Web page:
3. Finally, on the score of logic. "Every human help which can be obtained, is to be used in subserviency to the interest of religion." This is a correct sentiment. "But divine truth is alone the foundation of our hope." This is also a sound sentiment; but are the two sentiments so antithetical as to be incompatible? Certainly not; but such was the conception of the writer, or he wished so to impress the reader with the idea of their incompatibility; for it is farther affirmed that however "authentic history and sound arguments… have been beneficial to the church, they should not be incorporated with the confession of the church's faith." Here there is a shifting of the original ground. The matter of a testimony was the subject of inquiry; but ere we are aware, the "confession of the church's faith" is instantly substituted. Surely it is no perversion of the language here used to say, that confession and testimony are the same thing. Such was not the mind of our earlier fathers. (9.)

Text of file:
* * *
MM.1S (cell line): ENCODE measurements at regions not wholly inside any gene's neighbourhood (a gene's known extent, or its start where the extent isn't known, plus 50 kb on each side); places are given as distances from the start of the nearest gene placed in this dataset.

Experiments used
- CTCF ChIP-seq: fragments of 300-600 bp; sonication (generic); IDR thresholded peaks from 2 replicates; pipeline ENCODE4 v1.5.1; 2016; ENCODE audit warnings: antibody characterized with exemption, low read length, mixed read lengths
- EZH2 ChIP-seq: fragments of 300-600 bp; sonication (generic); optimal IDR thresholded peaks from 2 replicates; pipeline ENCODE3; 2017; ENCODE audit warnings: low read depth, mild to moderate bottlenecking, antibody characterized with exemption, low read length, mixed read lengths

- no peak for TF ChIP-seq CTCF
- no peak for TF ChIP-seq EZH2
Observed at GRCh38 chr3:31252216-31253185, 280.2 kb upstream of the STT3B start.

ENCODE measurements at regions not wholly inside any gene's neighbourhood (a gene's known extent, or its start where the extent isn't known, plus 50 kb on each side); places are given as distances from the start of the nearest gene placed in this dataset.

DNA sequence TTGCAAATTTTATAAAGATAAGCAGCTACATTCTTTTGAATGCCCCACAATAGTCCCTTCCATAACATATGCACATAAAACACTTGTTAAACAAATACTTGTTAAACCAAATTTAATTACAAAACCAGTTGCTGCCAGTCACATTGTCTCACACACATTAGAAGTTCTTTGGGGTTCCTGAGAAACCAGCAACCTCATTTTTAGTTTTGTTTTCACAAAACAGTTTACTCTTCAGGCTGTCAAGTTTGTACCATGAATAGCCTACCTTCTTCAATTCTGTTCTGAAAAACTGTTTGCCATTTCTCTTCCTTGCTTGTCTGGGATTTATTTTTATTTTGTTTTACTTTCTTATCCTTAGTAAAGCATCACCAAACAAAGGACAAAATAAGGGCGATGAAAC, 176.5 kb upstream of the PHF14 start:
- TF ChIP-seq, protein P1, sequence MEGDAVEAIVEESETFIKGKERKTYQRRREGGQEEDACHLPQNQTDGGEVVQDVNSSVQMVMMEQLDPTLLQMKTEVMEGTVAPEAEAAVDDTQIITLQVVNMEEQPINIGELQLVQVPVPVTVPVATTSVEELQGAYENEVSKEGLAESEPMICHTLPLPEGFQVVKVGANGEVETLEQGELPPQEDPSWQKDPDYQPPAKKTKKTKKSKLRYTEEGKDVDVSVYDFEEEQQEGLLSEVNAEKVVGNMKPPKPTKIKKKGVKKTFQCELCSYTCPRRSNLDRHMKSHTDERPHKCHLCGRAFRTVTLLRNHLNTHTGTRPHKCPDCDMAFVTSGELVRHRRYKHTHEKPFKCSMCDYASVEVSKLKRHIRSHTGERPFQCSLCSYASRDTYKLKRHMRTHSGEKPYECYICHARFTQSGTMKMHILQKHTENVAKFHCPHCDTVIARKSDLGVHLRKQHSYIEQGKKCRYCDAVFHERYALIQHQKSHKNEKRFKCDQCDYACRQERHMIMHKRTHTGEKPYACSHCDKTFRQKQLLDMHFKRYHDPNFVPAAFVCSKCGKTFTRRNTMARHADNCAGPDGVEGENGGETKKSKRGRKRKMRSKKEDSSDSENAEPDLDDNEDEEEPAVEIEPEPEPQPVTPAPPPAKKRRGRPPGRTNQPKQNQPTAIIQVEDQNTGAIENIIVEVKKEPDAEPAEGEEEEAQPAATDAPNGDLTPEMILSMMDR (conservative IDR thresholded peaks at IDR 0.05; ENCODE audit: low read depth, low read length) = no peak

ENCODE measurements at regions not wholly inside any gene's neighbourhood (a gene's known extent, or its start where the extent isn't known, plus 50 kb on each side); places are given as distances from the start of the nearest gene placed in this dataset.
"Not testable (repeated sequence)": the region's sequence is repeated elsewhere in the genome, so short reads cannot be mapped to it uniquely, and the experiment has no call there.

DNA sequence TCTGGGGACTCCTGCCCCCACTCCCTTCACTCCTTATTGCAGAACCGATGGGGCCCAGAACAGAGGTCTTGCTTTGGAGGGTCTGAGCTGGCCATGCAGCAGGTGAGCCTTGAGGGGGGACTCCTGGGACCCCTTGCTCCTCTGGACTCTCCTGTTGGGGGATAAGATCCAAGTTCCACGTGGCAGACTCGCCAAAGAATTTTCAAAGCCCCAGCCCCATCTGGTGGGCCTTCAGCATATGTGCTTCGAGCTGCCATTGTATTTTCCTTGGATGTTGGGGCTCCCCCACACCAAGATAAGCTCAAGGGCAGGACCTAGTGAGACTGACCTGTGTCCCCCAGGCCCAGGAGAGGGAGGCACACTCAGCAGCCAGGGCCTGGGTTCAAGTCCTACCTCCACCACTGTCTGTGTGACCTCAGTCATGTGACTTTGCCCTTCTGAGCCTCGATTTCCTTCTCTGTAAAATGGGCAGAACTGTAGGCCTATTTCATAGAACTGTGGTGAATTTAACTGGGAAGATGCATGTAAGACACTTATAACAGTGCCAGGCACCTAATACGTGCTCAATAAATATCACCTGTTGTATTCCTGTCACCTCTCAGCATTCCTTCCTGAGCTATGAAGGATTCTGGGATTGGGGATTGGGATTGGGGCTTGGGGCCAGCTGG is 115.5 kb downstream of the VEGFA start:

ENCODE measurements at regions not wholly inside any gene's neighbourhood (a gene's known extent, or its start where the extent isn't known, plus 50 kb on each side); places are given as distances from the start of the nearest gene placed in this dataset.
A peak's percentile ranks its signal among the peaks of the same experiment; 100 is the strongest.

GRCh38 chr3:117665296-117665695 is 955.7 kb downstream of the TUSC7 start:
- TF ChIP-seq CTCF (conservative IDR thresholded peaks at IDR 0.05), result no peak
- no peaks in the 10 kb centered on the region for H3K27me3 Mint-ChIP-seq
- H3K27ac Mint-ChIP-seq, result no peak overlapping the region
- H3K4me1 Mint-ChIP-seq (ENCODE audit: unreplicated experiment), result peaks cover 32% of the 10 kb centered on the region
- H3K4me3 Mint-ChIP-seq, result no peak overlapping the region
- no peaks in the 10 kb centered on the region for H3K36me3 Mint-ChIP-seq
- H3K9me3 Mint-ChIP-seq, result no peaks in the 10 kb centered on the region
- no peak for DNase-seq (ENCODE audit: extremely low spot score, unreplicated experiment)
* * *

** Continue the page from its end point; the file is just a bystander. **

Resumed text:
In a word, on a fair analysis of the "Preface to Reformation Principles Exhibited," the following deductions are legitimate and undeniable:—

1. That history and argument ought not to be a part of the church's Testimony.

2. That neither of these is in fact a part of the volume styled "The American Testimony."

3. That these two propositions adopted as true, do necessarily subvert the Covenanted Reformation: for— {234}

4. Even the doctrinal propositions of our Confession and Catechisms are received, not because they are inspired or infallible; but simply because they are, in the apprehension of the Christian, "agreeable to the holy Scriptures." (10.) Much more does this obviously apply to our solemn covenants as embodying the heroic achievements of our martyred and witnessing fathers. Add to these, all the real attainments of those who survived the overthrow of the "Second Reformation." (11.)